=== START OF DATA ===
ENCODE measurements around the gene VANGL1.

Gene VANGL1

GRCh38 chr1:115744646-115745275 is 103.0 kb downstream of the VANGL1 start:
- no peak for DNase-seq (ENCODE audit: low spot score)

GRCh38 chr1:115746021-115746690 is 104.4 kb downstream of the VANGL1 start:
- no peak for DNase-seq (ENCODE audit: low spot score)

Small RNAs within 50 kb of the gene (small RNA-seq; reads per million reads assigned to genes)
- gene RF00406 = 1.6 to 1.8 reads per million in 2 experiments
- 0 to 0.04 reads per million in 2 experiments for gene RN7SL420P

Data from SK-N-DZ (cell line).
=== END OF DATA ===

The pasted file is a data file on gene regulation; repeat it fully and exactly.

ENCODE measurements around the gene VANGL1.

Gene VANGL1

GRCh38 chr1:115744646-115745275 is 103.0 kb downstream of the VANGL1 start:
- no peak for DNase-seq (ENCODE audit: low spot score)

GRCh38 chr1:115746021-115746690 is 104.4 kb downstream of the VANGL1 start:
- no peak for DNase-seq (ENCODE audit: low spot score)

Small RNAs within 50 kb of the gene (small RNA-seq; reads per million reads assigned to genes)
- gene RF00406 = 1.6 to 1.8 reads per million in 2 experiments
- 0 to 0.04 reads per million in 2 experiments for gene RN7SL420P

Data from SK-N-DZ (cell line).